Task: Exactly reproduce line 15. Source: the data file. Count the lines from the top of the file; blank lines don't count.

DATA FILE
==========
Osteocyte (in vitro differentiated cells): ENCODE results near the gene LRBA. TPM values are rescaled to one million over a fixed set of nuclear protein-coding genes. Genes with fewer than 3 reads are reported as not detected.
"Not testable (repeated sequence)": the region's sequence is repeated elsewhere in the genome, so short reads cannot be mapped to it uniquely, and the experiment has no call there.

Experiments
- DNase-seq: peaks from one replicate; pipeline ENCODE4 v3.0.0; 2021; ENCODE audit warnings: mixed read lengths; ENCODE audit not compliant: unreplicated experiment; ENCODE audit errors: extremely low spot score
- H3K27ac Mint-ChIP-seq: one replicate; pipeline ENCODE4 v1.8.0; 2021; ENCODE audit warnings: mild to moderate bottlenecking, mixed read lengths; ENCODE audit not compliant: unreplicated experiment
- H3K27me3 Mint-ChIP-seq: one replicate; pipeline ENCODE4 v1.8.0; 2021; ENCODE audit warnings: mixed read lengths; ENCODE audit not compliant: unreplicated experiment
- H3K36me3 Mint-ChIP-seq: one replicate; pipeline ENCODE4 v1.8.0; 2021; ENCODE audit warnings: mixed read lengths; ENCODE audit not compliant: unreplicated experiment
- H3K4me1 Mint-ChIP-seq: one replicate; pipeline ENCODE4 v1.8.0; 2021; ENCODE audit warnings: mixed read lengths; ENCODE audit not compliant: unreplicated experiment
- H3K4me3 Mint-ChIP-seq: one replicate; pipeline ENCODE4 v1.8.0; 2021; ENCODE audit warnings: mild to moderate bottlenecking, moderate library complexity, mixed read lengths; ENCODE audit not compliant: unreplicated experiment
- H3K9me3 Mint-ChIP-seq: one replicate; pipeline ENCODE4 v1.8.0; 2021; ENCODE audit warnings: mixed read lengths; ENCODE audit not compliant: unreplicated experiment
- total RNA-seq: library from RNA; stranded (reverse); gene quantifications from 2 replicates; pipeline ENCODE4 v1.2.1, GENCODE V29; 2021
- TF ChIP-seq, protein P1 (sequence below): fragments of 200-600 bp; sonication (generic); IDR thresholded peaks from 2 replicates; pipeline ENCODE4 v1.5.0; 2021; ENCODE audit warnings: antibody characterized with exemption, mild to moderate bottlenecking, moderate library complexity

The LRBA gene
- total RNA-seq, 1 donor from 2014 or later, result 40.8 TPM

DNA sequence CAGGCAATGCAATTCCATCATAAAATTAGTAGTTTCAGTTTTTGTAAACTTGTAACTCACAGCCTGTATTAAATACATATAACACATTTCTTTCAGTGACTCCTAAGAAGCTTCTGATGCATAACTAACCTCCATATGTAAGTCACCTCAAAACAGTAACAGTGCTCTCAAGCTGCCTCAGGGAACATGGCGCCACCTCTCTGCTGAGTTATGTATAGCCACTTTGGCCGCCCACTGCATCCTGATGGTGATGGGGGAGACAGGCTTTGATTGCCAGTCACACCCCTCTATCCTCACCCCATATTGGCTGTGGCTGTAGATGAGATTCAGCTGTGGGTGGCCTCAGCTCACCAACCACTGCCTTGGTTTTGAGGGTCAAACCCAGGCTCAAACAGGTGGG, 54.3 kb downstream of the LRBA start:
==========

DNA sequence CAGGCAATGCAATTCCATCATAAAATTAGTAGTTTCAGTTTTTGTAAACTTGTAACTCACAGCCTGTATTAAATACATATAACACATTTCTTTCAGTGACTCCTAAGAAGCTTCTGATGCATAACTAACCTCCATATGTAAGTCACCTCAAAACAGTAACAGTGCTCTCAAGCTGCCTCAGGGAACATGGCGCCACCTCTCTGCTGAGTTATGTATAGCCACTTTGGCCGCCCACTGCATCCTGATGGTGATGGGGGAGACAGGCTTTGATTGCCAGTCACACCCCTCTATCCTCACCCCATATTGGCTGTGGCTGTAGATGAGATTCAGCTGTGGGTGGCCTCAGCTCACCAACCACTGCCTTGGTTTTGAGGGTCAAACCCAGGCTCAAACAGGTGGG, 54.3 kb downstream of the LRBA start: